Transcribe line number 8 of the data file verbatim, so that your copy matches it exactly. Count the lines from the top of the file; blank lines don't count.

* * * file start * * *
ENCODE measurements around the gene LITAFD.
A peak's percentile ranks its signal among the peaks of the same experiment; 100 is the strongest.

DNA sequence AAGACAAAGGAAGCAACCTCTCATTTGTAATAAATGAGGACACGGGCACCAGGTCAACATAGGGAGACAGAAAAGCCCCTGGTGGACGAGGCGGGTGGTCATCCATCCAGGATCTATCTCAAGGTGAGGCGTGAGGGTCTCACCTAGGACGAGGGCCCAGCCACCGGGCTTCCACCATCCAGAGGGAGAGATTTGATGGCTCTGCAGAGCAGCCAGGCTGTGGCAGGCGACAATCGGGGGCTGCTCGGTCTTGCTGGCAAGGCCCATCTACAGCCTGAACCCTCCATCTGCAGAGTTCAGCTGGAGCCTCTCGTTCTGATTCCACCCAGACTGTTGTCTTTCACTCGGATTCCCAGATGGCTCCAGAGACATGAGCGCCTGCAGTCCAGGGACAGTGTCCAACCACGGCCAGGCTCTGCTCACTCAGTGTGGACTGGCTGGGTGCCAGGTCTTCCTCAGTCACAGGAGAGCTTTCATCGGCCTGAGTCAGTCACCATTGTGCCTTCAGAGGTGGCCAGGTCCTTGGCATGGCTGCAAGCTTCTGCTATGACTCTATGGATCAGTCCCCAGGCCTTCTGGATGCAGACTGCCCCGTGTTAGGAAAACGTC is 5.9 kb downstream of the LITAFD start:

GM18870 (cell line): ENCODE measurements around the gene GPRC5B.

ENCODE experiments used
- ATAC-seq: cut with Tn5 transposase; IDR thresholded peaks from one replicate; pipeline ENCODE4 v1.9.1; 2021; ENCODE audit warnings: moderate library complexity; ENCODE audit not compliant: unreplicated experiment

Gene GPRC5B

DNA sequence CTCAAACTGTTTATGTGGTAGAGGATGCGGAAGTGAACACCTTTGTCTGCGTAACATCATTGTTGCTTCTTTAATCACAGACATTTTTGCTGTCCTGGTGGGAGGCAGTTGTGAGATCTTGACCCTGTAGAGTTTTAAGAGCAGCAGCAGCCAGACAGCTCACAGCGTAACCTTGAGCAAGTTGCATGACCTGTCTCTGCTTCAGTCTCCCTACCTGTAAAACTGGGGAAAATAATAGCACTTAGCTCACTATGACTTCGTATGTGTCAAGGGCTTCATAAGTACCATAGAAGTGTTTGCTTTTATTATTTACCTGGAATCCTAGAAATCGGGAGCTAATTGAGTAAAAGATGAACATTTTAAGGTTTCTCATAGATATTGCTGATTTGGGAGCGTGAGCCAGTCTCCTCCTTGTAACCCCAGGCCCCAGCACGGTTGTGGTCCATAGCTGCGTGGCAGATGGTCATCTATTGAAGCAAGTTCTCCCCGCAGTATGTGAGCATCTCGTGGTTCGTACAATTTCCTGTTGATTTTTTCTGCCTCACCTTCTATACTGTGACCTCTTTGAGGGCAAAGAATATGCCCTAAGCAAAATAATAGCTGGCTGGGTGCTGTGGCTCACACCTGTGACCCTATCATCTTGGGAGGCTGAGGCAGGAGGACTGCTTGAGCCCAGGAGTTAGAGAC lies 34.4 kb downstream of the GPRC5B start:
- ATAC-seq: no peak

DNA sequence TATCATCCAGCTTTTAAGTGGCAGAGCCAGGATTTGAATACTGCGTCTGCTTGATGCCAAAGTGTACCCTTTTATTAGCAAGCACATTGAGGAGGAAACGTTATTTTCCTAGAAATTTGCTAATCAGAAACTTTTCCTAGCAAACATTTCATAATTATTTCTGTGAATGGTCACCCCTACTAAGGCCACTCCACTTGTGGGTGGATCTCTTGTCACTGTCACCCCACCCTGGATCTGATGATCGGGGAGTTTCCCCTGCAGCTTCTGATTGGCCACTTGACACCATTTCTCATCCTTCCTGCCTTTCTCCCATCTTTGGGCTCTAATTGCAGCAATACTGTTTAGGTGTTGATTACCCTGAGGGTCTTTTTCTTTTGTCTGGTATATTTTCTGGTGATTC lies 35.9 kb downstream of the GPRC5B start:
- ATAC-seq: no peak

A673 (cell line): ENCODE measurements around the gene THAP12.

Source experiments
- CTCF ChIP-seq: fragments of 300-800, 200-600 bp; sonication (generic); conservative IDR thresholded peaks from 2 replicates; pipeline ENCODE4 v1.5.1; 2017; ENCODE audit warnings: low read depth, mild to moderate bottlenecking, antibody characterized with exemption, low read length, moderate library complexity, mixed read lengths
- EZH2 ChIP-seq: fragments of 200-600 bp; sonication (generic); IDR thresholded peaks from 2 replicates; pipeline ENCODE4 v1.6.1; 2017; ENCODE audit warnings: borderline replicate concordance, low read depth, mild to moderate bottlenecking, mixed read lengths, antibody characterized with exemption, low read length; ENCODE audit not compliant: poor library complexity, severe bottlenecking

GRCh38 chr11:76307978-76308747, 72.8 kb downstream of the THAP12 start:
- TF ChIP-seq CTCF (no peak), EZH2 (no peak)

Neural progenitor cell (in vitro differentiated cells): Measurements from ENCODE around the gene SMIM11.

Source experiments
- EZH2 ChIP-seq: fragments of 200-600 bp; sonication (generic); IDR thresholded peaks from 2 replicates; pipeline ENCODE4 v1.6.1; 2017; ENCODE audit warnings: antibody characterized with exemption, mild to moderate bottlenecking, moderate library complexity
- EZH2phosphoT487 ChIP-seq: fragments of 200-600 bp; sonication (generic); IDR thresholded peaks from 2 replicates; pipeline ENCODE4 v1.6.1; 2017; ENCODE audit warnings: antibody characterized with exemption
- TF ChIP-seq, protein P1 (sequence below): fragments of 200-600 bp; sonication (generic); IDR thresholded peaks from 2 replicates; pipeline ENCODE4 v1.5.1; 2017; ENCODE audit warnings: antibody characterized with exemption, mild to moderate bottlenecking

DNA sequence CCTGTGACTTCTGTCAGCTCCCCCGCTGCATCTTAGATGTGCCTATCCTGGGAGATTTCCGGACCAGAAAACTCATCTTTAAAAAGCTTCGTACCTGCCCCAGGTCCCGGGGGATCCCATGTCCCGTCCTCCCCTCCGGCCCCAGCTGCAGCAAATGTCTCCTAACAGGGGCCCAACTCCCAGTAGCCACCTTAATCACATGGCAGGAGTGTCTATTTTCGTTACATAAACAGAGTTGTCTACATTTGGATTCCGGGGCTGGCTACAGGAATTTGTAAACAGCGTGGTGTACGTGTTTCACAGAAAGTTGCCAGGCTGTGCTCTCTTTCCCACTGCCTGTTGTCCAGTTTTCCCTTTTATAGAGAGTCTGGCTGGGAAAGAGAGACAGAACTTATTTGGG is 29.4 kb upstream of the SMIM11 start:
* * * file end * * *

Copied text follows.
DNA sequence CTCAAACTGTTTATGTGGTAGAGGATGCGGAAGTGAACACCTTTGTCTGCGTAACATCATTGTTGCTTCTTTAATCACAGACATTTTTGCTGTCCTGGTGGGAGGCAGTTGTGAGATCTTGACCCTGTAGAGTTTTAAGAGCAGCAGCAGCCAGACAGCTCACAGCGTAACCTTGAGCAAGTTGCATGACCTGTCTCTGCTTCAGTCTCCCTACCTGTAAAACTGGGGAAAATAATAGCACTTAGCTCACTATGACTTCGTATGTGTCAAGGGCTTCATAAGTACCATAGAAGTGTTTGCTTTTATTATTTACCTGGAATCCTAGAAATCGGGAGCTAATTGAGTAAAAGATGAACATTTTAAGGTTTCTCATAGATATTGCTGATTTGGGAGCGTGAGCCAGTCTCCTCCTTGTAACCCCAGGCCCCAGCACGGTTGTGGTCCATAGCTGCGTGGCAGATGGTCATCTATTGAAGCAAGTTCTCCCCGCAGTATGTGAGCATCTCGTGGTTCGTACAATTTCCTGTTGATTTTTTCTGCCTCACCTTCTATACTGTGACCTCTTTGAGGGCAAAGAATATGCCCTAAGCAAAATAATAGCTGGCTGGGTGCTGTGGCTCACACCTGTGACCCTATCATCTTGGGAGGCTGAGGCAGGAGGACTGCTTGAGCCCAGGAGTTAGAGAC lies 34.4 kb downstream of the GPRC5B start: